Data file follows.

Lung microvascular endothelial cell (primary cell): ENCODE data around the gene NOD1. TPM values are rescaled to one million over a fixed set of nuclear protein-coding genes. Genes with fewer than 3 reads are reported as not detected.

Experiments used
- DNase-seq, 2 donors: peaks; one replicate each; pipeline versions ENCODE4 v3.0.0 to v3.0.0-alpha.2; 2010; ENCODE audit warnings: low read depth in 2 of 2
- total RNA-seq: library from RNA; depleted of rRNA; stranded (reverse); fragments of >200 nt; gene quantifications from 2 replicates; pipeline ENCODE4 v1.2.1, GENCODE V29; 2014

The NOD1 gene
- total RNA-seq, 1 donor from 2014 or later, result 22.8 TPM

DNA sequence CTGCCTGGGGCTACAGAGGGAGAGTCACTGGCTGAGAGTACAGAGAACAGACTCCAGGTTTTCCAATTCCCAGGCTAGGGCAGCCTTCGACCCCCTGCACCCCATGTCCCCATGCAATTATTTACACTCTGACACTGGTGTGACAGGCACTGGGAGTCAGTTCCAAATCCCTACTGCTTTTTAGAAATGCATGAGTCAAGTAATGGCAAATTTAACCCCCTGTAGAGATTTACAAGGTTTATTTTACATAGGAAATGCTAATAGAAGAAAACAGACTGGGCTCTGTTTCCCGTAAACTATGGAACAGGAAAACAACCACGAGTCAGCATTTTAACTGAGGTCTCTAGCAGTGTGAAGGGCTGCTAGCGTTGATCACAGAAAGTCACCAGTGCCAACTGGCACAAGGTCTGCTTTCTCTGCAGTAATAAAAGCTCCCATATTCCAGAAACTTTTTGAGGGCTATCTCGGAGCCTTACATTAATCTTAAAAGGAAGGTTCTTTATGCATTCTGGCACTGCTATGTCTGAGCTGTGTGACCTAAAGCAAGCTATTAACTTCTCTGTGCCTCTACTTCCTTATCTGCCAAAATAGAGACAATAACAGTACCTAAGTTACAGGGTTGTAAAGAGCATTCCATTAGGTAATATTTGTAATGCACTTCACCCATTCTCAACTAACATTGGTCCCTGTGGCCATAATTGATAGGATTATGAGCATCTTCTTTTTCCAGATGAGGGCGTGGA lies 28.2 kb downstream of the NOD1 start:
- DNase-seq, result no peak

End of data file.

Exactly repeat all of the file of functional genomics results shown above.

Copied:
Lung microvascular endothelial cell (primary cell): ENCODE data around the gene NOD1. TPM values are rescaled to one million over a fixed set of nuclear protein-coding genes. Genes with fewer than 3 reads are reported as not detected.

Experiments used
- DNase-seq, 2 donors: peaks; one replicate each; pipeline versions ENCODE4 v3.0.0 to v3.0.0-alpha.2; 2010; ENCODE audit warnings: low read depth in 2 of 2
- total RNA-seq: library from RNA; depleted of rRNA; stranded (reverse); fragments of >200 nt; gene quantifications from 2 replicates; pipeline ENCODE4 v1.2.1, GENCODE V29; 2014

The NOD1 gene
- total RNA-seq, 1 donor from 2014 or later, result 22.8 TPM

DNA sequence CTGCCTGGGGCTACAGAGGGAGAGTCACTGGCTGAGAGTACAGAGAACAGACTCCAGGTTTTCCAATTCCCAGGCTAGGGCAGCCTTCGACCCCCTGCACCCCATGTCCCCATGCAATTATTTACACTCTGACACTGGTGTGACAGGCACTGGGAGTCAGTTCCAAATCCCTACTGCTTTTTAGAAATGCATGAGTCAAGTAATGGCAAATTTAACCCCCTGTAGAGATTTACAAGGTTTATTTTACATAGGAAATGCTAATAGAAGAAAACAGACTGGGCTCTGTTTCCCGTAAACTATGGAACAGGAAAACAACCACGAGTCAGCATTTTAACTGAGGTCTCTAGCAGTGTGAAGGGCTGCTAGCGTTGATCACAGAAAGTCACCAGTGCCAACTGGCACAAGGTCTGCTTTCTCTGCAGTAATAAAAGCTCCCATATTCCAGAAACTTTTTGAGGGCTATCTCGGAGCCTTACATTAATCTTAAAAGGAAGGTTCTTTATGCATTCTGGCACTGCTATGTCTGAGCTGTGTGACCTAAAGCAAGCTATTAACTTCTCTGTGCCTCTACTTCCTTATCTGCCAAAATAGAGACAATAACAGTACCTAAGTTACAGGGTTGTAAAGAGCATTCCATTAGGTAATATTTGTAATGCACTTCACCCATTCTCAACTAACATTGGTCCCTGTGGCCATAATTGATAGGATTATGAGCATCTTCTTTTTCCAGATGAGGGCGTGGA lies 28.2 kb downstream of the NOD1 start:
- DNase-seq, result no peak